"The expenditures were legal, properly accounted for and drawn from allowances the U.S. government grants to lawmakers. Equipment purchased with office expense accounts must be returned to the House or the federal General Services Administration when a lawmaker leaves office.""The records show that some lawmakers spent heavily in the final months of the year to draw down allowances before the end of December -- a time when U.S. households were paring their budgets and lawmakers were criticizing Detroit auto executives for taking private aircraft to Washington to plead their case for taxpayer funding."
"House members get a government expense allowance of $1.3 million to $1.9 million a year. Senators get $2.9 million to $4.5 million. The disparity is based on several factors, with lawmakers whose home states are far from Washington, for example, typically receiving more to cover their higher travel expenses."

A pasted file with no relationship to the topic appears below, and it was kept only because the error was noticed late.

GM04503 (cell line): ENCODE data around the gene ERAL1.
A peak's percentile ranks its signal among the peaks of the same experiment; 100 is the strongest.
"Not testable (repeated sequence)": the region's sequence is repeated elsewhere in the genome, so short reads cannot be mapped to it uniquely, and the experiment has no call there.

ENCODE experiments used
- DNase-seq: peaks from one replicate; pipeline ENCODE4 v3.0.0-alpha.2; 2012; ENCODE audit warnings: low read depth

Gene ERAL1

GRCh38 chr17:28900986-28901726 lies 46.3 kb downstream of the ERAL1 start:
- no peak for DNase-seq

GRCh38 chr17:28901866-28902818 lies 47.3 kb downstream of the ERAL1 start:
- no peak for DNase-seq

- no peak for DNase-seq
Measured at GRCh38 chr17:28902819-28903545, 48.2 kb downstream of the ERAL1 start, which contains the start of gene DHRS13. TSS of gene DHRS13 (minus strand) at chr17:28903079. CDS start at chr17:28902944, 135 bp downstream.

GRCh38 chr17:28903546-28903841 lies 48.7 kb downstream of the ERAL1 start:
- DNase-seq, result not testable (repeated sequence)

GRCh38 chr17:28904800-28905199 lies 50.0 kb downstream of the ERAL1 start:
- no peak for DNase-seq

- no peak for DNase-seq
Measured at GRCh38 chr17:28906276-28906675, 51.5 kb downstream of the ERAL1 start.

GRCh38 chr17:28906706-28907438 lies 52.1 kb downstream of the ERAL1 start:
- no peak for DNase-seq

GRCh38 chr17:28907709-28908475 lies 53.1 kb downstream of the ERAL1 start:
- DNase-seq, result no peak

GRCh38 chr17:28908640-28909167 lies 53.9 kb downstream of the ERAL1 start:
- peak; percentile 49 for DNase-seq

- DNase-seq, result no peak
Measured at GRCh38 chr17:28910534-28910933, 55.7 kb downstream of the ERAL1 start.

"If lawmakers don't seek reimbursement for all of their allowance money for the year, the remainder doesn't roll over to the next year, but stays with the Treasury. The review showed that the increased year-end spending went not only toward equipment but also to fund year-end "bonuses" to aides. The average House aide earned 17% more in the fourth quarter of the year, when the bonuses were paid, than in previous quarters, according to an earlier Journal analysis. Payments ranged from a few hundred dollars to $14,000."